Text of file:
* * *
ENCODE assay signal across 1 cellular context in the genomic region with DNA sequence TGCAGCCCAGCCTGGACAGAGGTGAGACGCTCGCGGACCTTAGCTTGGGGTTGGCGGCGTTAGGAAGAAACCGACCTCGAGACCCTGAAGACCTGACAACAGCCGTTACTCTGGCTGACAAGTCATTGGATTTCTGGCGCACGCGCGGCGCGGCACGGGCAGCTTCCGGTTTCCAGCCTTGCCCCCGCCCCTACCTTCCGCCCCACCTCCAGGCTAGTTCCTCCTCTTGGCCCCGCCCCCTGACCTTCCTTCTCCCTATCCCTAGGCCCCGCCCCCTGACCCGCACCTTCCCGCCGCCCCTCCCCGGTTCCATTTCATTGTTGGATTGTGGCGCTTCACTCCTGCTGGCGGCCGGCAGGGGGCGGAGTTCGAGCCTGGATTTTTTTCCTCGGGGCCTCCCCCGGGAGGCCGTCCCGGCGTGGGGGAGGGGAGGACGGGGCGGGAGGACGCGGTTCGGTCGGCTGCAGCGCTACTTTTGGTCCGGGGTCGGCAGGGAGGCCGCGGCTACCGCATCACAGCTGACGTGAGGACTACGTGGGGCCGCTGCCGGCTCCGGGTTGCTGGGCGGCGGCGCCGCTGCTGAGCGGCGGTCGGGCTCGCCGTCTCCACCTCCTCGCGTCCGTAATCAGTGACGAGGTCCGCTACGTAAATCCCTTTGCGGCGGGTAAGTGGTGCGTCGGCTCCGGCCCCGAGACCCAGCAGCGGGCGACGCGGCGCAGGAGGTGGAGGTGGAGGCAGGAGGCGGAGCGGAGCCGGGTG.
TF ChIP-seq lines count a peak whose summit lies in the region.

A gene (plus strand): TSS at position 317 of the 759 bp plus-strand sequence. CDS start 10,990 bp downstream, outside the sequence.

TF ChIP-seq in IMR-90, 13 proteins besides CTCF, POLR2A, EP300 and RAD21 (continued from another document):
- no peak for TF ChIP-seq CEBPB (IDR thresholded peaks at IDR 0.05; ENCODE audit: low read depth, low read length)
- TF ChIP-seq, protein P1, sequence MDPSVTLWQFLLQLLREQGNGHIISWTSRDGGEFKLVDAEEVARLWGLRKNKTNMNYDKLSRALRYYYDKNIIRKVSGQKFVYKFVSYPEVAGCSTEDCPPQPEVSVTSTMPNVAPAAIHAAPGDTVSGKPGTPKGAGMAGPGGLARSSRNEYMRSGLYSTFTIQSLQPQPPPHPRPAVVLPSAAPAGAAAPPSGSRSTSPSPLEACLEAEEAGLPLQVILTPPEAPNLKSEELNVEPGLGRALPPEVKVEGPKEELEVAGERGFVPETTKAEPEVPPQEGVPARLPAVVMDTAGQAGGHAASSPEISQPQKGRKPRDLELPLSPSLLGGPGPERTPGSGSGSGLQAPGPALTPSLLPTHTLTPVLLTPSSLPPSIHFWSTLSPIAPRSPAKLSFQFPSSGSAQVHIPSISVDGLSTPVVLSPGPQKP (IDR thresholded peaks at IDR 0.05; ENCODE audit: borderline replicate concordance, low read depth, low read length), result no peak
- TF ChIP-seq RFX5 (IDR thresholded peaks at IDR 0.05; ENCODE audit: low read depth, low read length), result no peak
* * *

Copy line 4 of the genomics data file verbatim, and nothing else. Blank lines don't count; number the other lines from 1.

TF ChIP-seq in IMR-90, 13 proteins besides CTCF, POLR2A, EP300 and RAD21 (continued from another document):